Christina Veiga, Chalkbeat New York.
The following article, “Here’s why coronavirus could complicate efforts to keep NYC students fed during school closures,” was originally published on March 12, 2020 by Chalkbeat, a nonprofit news organization covering public education. New York Governor Andrew Cuomo announced on March 15 that NYC schools would close and transition to remote learning. Now, the Tisch Food Center is working with partners across the city and country to track how school districts are ensuring that all children who need them are able to access nutritious meals during this unprecedented time.
The spread of coronavirus forced the first closures of district schools in New York City on Thursday, and the city education department moved quickly to serve bagged meals at the Bronx campus.
Most students at the schools — The Laboratory School of Finance and Technology, and South Bronx Preparatory — cannot afford to pay for their own breakfasts and lunches, highlighting a key reason why Mayor Bill de Blasio has been reluctant to cancel classes even as confirmed cases of the virus climb upwards. Most New York City students rely on school cafeterias to eat three meals a day: More than 70% qualify for free or reduced price lunch, based on their family’s income.
The city has pledged to continue feeding students in the event of school closures. That is daunting even in the best of times, but the threat of the coronavirus means the city will have to tackle new challenges, balancing how to provide nutrition to students while limiting potential exposure to COVID-19.
To do that, the city is offering free “grab and go” meals. Recent online menus show such options have included hummus as a lunch option, while breakfast often includes a bag with fresh or canned fruit, mini cereal boxes, muffins or yogurt. But switching to the to-go model on a large scale — if school closures mount — would likely require a massive shift in how the city’s Office of Food and Nutrition Services serves students.
More than 900,000 meals are served every day in schools, said Liz Accles, executive director of Community Food Advocates, an anti-hunger organization.
“The response has to be on the scale of the problem,” she said. “It is going to be, logically and operationally, hugely challenging.”
Communicating availability of meals and making them accessible will be key.
Many students live far from their schools, which might make it difficult for them to pick up meals. In a system with so much school choice, about 40% of kindergartners do not attend their neighborhood school, according to the Center for New York City Affairs at the New School. And more than 100,000 New York City students are homeless or live in temporary housing, which often means traveling long distances from shelters on public transit to get to class.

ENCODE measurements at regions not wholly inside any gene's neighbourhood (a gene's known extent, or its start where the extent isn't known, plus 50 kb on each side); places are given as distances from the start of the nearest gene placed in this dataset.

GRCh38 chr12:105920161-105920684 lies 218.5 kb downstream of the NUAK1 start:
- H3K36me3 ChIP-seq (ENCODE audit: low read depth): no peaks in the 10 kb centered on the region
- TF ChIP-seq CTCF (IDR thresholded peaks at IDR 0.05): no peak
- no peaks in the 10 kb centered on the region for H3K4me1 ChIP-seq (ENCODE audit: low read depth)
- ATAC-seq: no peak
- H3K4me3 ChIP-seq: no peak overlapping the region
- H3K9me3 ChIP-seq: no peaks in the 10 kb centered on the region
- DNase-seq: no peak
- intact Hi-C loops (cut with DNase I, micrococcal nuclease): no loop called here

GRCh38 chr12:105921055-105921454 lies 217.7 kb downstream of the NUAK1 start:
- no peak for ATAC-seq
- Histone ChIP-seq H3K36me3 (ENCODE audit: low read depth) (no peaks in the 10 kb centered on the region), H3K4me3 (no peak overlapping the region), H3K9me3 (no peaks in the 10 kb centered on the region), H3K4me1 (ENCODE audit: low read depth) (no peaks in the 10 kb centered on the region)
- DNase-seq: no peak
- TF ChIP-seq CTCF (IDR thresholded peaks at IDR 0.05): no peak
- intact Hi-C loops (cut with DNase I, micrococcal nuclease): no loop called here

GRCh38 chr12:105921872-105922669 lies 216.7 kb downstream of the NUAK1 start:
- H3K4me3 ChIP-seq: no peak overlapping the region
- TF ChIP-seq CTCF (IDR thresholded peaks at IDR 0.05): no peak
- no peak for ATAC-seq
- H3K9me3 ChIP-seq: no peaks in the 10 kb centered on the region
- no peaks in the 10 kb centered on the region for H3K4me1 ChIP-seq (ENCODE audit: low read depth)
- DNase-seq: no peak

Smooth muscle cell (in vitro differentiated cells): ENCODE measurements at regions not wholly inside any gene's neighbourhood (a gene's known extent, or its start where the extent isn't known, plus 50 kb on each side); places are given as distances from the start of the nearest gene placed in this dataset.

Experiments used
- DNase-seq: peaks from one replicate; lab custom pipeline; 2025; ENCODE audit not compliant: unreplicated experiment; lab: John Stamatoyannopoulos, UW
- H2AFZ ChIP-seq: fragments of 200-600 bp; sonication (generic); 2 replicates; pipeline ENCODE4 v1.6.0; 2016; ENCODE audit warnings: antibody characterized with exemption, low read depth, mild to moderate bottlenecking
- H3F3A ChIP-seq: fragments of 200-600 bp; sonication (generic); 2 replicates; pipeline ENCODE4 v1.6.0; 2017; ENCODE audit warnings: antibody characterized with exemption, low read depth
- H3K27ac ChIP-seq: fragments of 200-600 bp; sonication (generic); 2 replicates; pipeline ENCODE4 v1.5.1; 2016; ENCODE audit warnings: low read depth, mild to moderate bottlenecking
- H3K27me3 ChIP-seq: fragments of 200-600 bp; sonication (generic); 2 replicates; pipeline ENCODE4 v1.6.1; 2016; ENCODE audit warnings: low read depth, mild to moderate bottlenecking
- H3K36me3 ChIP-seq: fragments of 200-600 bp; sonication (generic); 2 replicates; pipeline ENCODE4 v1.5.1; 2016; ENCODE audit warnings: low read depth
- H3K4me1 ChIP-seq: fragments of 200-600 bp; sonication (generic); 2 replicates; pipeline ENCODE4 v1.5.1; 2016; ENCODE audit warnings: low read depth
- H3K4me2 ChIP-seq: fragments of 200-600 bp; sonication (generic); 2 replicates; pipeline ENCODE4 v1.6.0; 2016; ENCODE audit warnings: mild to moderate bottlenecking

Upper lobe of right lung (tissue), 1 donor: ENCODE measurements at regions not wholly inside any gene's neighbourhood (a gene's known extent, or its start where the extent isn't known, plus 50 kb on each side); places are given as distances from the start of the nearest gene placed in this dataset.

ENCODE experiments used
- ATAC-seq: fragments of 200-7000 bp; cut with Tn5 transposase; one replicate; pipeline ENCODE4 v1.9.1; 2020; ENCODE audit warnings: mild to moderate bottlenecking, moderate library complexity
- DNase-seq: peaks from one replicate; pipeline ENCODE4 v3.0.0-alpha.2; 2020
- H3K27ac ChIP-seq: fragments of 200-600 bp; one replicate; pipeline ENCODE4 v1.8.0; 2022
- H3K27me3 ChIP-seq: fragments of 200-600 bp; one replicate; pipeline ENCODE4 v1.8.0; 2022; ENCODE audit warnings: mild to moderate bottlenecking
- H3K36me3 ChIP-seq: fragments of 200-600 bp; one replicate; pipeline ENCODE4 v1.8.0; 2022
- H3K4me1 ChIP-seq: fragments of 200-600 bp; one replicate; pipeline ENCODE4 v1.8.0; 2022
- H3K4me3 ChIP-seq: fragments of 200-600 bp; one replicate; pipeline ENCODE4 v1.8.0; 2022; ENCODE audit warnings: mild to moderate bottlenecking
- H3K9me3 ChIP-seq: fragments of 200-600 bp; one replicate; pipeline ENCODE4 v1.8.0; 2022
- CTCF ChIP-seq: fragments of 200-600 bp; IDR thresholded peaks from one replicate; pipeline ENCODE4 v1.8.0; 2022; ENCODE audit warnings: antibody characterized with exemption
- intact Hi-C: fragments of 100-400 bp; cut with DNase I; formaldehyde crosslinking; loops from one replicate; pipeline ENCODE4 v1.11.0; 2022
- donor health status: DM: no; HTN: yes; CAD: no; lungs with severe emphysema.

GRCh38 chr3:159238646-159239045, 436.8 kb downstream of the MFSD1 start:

Compounding those factors is the possibility that entire families may be quarantined, limiting their ability to leave their homes to pick up food.
The city should also plan for the possibility that school cafeteria workers could be infected or unable to work because their own children need to be cared for while they are home from school.
Claire Raffel, deputy director of the Laurie M. Tisch Center for Food, Education and Policy at Teachers College, said the city should start to think about ways to get meals to students who might not be able to travel to school sites. In a Washington district, an online platform was set up for families to order meals, and school buses delivered them to dozens of designated sites, Raffel said.
She called New York City’s school system “expert,” when it comes to feeding students, and said she trusts officials here to navigate the hurdles. Solutions might even include turning to the city’s numerous app-based food delivery services.
“This is New York City. We have every food delivery system in the world,” she said. “We should be able to figure something out for families who can’t walk to a school and pick something up.”
Some school communities have already sprung into action. When a school in Chicago closed this past weekend, parents began organizing a food pantry, and a charter school in Long Island City has reportedly been distributing dried pasta, granola bars and other nonperishables to families to prepare for a possible closure.
School systems must follow strict federal guidelines when it comes to school meals, so much of what will be possible will depend on the U.S. Department of Agriculture. This week, Agriculture Secretary Sonny Perdue told the School Nutrition Association’s legislative conference that the federal government is working with school systems.
“If schools are closed, we are going to do the very best we can with the tools we have to get those kids fed,” he said.
Advocates want to see federal leaders allow families to pick up more than one meal at a time in order to limit their potential exposure to the virus while traveling to-and-from school, and interacting with staff at distribution sites.
During the outbreak of the H1N1 swine flu, the department allowed states to give SNAP benefits to families with children who qualified for subsidized meals and whose schools were closed — something officials may want to consider this time around.
“There are kids who are going to be made more vulnerable by this and we need to think about ways to help them,” Raffel said.